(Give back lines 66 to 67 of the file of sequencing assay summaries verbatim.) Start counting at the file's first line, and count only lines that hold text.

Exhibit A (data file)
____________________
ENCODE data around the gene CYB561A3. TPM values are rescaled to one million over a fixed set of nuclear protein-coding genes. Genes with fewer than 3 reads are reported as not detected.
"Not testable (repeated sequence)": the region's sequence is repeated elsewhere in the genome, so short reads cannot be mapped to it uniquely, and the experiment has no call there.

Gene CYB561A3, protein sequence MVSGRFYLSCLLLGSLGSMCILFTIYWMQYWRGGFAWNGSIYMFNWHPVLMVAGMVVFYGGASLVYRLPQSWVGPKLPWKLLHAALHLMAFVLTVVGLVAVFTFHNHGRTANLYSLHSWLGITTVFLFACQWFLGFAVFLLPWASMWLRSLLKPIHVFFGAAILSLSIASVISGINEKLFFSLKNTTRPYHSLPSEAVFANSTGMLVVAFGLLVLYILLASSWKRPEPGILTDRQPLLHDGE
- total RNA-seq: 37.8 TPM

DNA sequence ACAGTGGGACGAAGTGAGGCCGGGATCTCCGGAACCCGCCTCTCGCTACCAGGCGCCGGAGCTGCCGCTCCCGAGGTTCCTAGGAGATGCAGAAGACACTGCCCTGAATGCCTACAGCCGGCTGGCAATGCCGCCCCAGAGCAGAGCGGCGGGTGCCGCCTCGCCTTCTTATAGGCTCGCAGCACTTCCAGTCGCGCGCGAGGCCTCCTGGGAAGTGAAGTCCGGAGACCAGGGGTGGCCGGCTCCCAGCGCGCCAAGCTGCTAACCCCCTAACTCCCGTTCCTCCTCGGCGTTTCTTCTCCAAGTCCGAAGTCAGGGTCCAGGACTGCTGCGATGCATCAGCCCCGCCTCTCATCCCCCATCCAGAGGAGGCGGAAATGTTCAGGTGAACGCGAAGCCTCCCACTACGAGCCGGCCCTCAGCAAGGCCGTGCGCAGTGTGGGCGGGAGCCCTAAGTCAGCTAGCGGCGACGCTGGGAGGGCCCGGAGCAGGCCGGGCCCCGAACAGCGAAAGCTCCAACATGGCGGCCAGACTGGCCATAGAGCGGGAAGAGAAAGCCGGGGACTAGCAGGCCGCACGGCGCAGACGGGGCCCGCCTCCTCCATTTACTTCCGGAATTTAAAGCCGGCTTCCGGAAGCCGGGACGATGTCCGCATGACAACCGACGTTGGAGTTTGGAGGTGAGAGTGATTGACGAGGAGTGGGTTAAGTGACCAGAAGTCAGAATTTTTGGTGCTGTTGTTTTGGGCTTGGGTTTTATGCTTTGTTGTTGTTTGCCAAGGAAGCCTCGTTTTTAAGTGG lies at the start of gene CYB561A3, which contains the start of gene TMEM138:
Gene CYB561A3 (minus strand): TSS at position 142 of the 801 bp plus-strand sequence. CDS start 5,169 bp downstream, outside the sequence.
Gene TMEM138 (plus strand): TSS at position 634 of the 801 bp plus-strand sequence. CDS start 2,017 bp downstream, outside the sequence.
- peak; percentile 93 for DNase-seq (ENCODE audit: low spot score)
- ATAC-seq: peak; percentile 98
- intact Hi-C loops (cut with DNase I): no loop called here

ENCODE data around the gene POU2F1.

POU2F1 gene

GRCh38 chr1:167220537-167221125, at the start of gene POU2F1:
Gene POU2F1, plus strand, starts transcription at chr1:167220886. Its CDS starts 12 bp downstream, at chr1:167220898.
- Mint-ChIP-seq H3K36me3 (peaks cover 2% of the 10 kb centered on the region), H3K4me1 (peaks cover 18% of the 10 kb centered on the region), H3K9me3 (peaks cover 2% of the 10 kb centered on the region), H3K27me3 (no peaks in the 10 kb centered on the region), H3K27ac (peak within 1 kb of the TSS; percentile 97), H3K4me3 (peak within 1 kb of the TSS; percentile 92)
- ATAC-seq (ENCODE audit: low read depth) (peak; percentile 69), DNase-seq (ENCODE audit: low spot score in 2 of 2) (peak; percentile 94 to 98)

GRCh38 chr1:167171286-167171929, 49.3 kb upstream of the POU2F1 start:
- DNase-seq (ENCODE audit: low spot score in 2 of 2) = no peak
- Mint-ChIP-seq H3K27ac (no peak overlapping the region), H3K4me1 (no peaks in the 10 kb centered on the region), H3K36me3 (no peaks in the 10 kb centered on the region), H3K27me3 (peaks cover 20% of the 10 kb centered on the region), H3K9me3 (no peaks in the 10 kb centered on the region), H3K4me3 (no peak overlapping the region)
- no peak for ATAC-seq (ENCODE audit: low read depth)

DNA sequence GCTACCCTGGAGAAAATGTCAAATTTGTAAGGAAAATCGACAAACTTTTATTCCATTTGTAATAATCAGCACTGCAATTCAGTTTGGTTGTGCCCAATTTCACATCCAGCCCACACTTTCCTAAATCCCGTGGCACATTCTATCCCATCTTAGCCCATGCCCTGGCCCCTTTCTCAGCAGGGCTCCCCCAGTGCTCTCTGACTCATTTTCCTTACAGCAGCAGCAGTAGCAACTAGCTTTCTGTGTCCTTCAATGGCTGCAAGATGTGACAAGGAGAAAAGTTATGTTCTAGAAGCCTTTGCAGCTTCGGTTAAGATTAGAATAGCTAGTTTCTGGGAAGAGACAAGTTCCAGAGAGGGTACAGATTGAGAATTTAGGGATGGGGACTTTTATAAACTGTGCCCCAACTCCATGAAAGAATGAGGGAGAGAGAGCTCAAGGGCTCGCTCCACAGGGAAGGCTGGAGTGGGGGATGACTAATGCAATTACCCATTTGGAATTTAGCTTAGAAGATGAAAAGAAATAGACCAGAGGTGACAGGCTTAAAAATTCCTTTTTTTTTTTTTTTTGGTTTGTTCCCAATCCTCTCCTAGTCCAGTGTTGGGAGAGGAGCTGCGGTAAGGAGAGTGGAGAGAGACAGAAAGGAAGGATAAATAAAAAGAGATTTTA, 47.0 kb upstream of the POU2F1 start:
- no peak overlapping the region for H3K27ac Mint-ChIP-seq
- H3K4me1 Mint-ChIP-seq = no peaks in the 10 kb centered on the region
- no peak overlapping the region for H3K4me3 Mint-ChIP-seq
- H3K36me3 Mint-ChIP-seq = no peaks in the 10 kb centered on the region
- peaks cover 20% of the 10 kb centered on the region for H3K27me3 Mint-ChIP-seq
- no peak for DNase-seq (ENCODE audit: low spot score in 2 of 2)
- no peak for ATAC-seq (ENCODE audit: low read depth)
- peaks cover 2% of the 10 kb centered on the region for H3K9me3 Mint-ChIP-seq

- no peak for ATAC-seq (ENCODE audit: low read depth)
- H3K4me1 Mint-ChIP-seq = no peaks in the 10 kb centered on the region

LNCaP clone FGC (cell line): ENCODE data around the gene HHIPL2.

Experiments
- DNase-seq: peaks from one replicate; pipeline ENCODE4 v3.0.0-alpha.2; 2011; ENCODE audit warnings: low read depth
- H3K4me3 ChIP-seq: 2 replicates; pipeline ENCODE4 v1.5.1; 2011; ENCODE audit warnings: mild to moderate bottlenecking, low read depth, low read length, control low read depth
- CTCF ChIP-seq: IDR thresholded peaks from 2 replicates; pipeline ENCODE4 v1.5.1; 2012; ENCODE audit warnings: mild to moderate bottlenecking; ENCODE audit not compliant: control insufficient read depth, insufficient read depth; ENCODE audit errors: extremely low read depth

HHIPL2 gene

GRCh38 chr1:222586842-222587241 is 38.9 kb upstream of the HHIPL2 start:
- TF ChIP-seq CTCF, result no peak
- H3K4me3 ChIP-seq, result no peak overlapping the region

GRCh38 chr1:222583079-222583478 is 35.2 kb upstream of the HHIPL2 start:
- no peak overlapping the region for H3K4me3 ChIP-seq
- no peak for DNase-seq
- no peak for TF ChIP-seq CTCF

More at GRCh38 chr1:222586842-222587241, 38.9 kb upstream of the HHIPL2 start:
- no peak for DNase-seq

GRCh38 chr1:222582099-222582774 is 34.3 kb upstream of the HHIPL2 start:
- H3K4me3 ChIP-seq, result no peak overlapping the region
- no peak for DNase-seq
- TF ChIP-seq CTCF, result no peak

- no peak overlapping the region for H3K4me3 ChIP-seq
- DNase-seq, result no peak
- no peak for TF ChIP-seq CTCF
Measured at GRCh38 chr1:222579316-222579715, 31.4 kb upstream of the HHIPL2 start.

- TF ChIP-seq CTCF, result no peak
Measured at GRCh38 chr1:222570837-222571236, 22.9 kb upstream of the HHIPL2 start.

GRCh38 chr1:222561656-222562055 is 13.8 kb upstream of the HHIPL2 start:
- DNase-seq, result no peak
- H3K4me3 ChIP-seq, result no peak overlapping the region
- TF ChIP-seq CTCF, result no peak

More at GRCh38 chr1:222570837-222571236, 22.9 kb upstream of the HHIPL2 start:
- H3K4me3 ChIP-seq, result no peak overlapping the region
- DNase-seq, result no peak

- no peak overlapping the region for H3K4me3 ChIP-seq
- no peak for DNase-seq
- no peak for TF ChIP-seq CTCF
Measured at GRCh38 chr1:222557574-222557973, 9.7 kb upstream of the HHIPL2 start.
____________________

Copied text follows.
- no peak for TF ChIP-seq CTCF
Measured at GRCh38 chr1:222557574-222557973, 9.7 kb upstream of the HHIPL2 start.